Dismiss Notice
Join Physics Forums Today!
The friendliest, high quality science and math community on the planet! Everyone who loves science is here!

Optics Problem

  1. Aug 7, 2005 #1
    I have this Physics Problem which I am not to sure where to start it from. The problem is:

    A real inverted image I of an object O is formed by a certain lens. The object-image speration is d = 0.40m, measured along the central axis of the lens. The image is just half the size of the object. There is a figure to this problem and its an object O larger than image I. I is a smaller and inverted, the lens has to go in between the object and image.

    They ask you what kind of lens must be used to produce this image? I know that it should be a converging lens.
    Then they ask How far from the object must the lens be placed and what is the focal length of the lens.

    I think that the intial step is to look at the lateral magnification which is 1/2 But from there I am stuck. In order to find part C I know it will be easy just the second part is giving me a hard time. Any help will be greatly appreciated.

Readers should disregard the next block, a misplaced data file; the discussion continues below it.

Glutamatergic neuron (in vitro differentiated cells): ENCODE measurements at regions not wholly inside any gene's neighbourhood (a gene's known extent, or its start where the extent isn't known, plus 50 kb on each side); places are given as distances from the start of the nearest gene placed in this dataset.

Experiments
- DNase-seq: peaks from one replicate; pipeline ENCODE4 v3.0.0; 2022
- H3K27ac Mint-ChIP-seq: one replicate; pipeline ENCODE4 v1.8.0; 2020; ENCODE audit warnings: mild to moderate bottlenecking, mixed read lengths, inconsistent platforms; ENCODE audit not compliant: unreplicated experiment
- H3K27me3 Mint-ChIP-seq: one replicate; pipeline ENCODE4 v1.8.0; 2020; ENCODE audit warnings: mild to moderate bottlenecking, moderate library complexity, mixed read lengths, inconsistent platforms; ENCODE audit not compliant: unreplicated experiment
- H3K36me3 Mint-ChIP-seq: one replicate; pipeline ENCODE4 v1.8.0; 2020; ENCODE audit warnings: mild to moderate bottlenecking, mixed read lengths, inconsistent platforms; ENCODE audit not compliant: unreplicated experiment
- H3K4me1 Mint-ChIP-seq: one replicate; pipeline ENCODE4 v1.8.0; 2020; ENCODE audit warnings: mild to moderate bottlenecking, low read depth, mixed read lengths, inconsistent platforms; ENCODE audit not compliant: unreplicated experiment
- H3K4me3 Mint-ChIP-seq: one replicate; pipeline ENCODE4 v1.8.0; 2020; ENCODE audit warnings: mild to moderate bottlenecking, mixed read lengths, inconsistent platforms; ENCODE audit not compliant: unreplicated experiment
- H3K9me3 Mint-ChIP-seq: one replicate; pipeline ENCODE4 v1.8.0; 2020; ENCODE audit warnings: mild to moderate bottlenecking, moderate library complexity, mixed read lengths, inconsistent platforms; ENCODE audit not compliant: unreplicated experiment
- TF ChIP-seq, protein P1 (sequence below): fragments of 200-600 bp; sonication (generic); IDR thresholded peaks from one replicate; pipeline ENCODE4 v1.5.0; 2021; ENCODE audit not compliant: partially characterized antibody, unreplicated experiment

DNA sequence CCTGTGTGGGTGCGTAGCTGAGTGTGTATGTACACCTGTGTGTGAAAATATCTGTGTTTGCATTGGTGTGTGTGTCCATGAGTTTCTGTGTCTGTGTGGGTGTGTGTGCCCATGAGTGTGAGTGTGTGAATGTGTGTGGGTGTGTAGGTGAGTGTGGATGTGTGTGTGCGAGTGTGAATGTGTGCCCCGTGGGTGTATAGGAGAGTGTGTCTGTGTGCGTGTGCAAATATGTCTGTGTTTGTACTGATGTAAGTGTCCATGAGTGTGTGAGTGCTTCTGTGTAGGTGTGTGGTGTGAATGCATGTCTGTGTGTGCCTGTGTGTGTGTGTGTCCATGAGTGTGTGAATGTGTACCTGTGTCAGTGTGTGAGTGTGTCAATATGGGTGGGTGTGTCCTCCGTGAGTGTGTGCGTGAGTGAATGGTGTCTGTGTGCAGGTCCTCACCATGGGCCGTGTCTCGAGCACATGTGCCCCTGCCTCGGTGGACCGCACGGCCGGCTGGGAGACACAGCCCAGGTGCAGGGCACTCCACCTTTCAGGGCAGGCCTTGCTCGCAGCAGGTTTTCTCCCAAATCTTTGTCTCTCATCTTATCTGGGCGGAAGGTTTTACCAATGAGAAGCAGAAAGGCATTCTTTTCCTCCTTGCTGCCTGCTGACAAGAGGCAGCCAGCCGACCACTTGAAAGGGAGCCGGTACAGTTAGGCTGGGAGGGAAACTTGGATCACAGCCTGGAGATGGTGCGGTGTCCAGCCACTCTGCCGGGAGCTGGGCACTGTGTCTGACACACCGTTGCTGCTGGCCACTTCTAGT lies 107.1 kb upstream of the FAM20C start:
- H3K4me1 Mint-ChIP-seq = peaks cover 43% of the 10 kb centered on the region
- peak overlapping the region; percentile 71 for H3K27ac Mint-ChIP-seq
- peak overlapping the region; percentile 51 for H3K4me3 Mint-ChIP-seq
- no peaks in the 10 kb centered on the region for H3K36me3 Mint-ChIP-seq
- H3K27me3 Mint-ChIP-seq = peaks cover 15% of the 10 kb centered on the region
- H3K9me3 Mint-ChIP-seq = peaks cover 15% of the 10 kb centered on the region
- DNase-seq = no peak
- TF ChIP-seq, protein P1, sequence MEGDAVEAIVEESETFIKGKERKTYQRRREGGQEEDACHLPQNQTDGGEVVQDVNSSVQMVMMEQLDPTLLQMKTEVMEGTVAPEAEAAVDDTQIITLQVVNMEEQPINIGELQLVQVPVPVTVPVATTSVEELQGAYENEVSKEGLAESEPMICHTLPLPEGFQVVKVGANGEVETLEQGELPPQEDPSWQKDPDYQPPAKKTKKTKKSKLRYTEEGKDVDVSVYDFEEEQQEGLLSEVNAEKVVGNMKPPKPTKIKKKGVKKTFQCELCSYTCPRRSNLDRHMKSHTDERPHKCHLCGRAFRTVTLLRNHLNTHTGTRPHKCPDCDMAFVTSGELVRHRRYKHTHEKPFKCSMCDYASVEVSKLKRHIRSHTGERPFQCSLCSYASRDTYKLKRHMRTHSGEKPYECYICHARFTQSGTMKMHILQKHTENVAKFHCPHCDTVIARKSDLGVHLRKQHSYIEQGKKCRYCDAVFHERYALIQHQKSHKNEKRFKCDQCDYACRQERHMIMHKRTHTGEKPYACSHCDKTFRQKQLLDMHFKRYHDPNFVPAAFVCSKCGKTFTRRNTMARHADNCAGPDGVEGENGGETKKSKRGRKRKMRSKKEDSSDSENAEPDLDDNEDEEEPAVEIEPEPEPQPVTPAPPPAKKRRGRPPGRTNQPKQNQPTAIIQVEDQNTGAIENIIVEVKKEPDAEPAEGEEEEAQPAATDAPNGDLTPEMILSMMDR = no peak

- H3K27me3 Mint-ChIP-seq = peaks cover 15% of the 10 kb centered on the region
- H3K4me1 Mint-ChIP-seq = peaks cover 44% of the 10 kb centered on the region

2. jcsd
  3. Aug 7, 2005 #2
    Is this problem from the Halliday / Resnick / Walker book?
  4. Aug 7, 2005 #3
    Yes that is my textbook
  5. Aug 7, 2005 #4
    well, the problem gives you the distance from image to object.

    the problem also gives you the magnification (sign and all!).

    use the appropriate equation for magnification...

    and now you can reduce the problem to a simple algebraic equation to find the distances from the object to the lens and the image to the lens.

    (remember that "p" is the distance from the object to the lens and "q" is the distance from the image to the lens.)

    and once you have those two distances, you can find the focal length, no problem, using the correct equation. :wink:

    ...you should be able to do this! :cool:
Share this great discussion with others via Reddit, Google+, Twitter, or Facebook